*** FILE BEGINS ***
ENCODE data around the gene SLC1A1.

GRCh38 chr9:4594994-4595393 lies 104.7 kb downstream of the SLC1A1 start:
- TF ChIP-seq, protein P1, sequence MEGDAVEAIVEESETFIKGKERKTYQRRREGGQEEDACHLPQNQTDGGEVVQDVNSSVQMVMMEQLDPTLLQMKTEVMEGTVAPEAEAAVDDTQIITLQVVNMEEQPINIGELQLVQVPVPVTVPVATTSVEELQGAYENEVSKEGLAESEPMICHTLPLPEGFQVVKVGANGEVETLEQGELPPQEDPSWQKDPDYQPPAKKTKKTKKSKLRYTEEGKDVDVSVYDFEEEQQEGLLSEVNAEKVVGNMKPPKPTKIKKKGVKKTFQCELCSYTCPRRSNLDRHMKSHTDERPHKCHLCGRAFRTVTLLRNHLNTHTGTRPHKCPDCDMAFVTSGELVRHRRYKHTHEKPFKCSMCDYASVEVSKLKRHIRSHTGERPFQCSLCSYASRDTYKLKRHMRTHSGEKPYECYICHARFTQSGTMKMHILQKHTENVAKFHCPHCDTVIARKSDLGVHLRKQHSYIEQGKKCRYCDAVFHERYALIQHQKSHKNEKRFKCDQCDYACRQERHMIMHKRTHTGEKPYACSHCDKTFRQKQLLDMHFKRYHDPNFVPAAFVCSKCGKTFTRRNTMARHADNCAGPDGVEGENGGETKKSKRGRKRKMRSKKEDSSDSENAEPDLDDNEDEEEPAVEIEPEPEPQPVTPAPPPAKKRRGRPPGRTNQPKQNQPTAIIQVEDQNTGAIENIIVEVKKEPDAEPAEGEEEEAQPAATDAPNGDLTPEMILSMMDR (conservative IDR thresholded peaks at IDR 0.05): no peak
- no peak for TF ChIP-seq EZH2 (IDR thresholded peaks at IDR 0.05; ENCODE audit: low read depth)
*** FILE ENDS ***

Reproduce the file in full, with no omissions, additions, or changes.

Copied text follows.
ENCODE data around the gene SLC1A1.

GRCh38 chr9:4594994-4595393 lies 104.7 kb downstream of the SLC1A1 start:
- TF ChIP-seq, protein P1, sequence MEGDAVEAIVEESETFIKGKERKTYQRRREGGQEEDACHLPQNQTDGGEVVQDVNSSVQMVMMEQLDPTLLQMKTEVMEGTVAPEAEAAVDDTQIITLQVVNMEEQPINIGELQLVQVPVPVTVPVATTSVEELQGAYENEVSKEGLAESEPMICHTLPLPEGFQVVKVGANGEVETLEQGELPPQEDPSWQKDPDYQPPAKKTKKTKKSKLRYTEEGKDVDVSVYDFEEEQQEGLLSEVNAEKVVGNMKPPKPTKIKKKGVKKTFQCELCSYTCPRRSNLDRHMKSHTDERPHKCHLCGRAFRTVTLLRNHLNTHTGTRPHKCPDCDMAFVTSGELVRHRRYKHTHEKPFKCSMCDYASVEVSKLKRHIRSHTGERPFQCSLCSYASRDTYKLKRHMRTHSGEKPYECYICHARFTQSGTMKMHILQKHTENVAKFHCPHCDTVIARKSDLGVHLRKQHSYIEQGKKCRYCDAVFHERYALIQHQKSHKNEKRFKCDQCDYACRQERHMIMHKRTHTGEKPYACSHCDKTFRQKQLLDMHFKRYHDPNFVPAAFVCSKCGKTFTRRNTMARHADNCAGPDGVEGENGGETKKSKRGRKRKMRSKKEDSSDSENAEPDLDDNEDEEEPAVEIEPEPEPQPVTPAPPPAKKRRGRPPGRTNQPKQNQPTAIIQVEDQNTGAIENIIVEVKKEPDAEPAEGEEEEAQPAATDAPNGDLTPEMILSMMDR (conservative IDR thresholded peaks at IDR 0.05): no peak
- no peak for TF ChIP-seq EZH2 (IDR thresholded peaks at IDR 0.05; ENCODE audit: low read depth)